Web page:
Download Your Copy of Kyruus’ 5th Annual Patient Access Report

By: Kyruus on October 27th, 2011

Print/Save as PDF

My Takeaways From the Physician Payments Disclosure & Aggregate Spend Conference

I had the opportunity to recently attend the 3rd Annual Forum on Physician Payments Disclosure & Aggregate Spend Conference in New York City on October 17. The timing of the event should have been perfect, as the dates were likely selected based on the expected date of the finalization of the Sunshine Provision rules; however as we’ve documented on Transparent Innovations, that wasn’t the case. Despite the absence of final regulatory language, it was fascinating to get a better appreciation of the many viewpoints shared during the two days.

The highlight of the event was the keynote by Jim Sheehan, former Medicaid Inspector General for New York and Assistant U.S. attorney. In his previous line of work, Mr. Sheehan was an enforcer and brought his perspective on how publicly reported data might change how state and federal prosecutors corroborate and fact check investigations. It was a reminder that aggregate spend reporting may be just the beginning of a new era of monitoring sensitive data that carries media, regulatory and competitive risk.

The conference also underscored the real complexity that life science companies face in capturing and reporting this data. As with most projects, the devil is always in the details and failure to properly attribute and classify payments will make it difficult to report comprehensively and accurately. The final rules by CMS will need to provide a sufficient level of specificity around reporting requirements and terminologies; otherwise each company’s interpretation may vary slightly and make industry-wide extrapolations difficult without sophisticated data analysis solutions.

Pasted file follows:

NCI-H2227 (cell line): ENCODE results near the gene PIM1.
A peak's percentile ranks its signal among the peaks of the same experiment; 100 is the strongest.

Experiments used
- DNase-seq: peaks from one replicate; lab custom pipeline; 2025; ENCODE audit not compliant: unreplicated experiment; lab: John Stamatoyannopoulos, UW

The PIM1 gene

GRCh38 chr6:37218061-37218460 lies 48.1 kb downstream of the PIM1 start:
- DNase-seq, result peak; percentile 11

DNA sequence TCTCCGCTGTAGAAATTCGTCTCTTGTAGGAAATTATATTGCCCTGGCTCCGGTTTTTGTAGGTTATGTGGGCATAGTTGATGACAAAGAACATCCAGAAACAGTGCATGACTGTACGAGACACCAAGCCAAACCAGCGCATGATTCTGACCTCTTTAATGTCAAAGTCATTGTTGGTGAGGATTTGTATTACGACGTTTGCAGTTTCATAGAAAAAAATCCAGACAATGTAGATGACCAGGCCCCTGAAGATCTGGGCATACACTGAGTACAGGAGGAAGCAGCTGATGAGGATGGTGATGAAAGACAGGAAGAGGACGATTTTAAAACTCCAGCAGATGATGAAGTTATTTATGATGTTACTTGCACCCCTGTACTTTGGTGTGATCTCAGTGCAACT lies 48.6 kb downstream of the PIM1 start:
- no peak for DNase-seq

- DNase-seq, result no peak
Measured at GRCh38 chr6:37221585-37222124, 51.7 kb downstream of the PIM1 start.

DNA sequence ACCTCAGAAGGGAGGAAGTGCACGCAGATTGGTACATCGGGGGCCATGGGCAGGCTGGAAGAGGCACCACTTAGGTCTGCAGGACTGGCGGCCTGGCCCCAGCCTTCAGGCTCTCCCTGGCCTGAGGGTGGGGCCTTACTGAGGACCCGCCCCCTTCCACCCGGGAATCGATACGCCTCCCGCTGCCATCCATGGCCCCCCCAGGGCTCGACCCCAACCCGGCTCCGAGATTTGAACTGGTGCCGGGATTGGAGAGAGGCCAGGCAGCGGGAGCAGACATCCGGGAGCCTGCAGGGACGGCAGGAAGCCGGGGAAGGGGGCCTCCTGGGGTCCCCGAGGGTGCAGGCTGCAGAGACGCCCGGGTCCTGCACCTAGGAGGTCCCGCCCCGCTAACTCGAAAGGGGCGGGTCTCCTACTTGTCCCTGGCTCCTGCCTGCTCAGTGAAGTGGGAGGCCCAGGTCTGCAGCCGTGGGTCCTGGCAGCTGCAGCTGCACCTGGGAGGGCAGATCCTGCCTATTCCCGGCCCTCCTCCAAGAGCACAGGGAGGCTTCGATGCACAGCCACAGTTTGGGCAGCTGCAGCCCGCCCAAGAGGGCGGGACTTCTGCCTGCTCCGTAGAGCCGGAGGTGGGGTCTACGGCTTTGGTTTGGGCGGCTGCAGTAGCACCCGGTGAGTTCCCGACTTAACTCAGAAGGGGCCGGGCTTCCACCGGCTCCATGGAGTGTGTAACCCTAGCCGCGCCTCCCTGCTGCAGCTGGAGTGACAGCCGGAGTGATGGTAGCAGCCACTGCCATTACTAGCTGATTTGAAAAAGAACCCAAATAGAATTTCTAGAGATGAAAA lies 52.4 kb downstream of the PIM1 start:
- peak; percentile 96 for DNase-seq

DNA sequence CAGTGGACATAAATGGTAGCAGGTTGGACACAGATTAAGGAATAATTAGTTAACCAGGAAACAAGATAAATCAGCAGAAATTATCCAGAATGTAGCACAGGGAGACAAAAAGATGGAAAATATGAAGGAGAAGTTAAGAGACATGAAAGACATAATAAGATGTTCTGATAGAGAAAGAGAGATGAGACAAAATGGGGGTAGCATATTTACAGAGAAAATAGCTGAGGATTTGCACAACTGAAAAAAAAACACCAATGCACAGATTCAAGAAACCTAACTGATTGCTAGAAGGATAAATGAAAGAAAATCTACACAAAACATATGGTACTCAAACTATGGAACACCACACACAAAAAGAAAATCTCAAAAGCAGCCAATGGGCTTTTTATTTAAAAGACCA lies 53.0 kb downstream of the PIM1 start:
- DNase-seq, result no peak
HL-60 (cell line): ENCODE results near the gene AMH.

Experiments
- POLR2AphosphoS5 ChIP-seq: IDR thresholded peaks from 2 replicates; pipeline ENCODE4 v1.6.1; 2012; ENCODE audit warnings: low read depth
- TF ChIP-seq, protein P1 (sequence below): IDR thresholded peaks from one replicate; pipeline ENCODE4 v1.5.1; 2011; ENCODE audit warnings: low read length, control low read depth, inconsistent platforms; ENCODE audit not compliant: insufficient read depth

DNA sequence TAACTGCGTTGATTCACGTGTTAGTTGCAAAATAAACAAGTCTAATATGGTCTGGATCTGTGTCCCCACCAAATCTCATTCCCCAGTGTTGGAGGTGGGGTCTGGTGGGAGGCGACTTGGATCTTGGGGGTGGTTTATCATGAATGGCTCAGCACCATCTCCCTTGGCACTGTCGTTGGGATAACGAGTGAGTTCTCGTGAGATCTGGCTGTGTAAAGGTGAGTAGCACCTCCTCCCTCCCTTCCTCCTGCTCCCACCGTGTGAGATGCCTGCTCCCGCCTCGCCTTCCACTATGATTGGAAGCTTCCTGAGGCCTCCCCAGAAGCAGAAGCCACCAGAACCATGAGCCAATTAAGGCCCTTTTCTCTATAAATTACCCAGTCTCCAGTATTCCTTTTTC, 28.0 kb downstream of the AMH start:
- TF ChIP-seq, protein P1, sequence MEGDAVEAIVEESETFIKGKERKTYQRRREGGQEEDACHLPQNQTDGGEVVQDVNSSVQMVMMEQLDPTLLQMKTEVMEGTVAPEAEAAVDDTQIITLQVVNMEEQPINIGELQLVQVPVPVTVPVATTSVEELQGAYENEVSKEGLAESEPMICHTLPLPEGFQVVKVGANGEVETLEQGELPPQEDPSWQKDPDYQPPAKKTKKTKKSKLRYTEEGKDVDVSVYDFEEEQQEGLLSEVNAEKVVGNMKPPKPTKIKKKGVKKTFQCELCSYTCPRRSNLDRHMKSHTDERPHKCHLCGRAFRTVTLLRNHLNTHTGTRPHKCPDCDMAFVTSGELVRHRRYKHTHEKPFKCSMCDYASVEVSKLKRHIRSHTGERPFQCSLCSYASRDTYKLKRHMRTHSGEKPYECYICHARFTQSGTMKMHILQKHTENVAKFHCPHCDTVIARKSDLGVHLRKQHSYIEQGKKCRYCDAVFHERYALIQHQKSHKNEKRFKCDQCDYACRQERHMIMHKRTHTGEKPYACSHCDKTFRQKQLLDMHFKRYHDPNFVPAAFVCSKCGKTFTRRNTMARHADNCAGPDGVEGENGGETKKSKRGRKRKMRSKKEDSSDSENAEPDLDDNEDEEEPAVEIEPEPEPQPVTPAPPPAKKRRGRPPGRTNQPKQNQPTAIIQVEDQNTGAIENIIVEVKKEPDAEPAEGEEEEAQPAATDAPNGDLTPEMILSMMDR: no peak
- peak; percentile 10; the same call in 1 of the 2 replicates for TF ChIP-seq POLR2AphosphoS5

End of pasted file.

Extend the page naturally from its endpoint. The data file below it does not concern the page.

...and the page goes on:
Finally, one audience participant remarked that when his company polled a group of physicians at a recent event, over 50% were unaware of the Sunshine provisions and that information on manufacturer payments to providers was being disclosed publicly. While this percentage seems extremely high, there appears to be a need for both educational outreach and online profile management for health care providers who will be impacted by this new regulation. This goes for hospitals and academic medical centers as well - the deluge of public data may be an added burden for compliance teams and office of industry interactions, who will be busy tracking data on staff members and making sure that conflicts-of-interest are managed proactively.